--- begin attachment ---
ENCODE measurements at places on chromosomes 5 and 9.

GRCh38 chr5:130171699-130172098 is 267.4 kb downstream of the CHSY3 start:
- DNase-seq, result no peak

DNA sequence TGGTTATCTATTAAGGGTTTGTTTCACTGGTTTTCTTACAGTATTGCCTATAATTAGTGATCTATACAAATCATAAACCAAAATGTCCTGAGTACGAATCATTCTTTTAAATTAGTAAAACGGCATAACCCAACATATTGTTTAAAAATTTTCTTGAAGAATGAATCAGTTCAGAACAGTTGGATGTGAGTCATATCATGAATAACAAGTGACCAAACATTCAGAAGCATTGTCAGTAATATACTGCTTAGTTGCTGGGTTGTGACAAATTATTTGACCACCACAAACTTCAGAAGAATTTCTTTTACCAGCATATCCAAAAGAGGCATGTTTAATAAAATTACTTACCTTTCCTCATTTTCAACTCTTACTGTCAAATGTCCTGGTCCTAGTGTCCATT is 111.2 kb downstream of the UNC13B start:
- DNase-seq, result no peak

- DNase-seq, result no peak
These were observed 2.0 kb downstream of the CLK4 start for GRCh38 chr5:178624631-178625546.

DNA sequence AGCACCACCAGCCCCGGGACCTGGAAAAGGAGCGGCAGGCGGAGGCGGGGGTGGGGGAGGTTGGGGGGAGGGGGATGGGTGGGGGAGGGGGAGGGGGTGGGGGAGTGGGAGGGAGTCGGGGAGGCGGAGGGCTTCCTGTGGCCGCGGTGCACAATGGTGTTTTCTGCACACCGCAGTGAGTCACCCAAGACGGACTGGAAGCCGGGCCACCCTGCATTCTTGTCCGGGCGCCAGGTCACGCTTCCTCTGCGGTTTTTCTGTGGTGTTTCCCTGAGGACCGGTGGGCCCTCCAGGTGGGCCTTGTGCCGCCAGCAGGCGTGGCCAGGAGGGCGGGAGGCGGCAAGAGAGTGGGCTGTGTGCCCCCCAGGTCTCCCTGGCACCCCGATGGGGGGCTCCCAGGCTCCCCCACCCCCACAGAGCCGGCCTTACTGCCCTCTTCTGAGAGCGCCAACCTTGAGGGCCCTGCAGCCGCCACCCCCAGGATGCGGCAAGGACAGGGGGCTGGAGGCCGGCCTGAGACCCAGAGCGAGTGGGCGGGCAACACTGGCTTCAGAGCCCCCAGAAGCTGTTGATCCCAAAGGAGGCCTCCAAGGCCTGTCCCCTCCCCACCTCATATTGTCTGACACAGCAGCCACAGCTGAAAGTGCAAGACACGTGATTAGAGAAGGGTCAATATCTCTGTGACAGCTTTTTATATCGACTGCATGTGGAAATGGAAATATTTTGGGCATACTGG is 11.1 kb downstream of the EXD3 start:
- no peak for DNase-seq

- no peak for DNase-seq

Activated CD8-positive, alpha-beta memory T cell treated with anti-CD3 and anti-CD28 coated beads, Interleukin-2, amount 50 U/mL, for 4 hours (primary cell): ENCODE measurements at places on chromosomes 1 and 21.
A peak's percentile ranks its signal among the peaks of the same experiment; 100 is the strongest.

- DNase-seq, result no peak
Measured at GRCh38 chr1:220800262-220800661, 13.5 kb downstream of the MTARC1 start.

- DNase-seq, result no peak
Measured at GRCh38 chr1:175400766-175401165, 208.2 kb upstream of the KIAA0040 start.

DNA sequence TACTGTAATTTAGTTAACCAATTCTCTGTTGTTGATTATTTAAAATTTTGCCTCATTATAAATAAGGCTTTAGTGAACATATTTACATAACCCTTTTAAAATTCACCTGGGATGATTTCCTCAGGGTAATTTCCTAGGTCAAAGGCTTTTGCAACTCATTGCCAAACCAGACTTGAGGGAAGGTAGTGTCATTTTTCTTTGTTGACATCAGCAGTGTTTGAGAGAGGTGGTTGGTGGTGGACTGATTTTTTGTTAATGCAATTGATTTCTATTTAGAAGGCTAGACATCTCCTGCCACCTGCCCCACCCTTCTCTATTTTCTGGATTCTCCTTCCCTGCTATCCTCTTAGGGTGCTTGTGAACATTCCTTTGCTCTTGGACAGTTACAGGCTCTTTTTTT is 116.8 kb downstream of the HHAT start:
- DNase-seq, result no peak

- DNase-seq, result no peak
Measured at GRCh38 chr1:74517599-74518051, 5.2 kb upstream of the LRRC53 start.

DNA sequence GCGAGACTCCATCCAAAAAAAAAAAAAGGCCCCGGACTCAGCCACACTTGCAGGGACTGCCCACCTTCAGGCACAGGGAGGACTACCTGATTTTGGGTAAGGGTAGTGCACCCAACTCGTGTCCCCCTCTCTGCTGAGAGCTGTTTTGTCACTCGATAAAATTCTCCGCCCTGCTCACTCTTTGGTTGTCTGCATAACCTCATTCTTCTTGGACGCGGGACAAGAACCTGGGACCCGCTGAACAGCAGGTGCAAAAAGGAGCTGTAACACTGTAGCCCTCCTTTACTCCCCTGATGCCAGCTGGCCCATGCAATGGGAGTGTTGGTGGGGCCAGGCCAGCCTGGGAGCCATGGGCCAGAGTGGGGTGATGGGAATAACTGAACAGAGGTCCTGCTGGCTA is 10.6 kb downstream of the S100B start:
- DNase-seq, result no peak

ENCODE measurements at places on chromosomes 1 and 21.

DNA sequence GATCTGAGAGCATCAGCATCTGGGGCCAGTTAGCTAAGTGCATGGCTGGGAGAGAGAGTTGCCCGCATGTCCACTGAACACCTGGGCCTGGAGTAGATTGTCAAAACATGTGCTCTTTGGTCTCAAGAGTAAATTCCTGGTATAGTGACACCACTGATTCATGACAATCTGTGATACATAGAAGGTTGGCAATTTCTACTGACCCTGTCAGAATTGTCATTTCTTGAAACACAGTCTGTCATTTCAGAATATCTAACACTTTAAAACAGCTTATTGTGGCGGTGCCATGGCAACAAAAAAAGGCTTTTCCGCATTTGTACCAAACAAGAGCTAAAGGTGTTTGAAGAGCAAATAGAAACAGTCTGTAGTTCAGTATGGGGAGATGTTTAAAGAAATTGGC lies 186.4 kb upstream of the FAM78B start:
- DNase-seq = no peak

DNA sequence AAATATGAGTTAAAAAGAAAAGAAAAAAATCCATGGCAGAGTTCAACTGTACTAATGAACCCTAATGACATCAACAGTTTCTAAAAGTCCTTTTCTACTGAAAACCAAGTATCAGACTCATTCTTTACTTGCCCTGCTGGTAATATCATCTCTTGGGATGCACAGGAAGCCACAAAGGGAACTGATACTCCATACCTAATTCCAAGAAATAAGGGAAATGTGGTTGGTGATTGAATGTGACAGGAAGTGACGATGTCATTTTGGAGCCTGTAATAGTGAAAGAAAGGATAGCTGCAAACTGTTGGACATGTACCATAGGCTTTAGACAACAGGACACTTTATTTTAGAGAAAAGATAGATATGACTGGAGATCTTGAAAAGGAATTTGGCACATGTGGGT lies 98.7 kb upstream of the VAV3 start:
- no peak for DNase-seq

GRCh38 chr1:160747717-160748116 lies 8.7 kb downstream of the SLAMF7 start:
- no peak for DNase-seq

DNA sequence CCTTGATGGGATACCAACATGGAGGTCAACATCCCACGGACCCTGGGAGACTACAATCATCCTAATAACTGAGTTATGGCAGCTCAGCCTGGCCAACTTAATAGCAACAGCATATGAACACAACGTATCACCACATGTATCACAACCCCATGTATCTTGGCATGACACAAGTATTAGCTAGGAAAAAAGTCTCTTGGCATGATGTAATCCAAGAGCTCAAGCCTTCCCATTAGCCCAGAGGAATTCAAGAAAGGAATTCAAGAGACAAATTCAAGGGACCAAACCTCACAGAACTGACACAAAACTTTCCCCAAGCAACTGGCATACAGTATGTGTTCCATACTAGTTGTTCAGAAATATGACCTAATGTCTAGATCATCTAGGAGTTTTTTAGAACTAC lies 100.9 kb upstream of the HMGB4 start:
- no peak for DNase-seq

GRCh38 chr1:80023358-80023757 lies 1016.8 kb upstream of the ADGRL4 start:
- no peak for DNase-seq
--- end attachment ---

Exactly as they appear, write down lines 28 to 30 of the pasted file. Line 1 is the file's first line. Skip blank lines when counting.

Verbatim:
GRCh38 chr1:160747717-160748116 lies 8.7 kb downstream of the SLAMF7 start:
- no peak for DNase-seq

DNA sequence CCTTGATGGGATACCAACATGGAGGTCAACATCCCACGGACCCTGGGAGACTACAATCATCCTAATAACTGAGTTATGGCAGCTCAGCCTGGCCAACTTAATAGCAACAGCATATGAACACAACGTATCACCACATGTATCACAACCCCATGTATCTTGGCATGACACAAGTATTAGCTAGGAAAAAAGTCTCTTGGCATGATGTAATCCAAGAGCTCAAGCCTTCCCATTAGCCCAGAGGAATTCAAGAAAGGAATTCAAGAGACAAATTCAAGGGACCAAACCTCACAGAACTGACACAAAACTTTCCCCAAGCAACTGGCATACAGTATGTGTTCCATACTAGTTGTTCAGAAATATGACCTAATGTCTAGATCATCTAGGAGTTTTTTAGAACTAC lies 100.9 kb upstream of the HMGB4 start: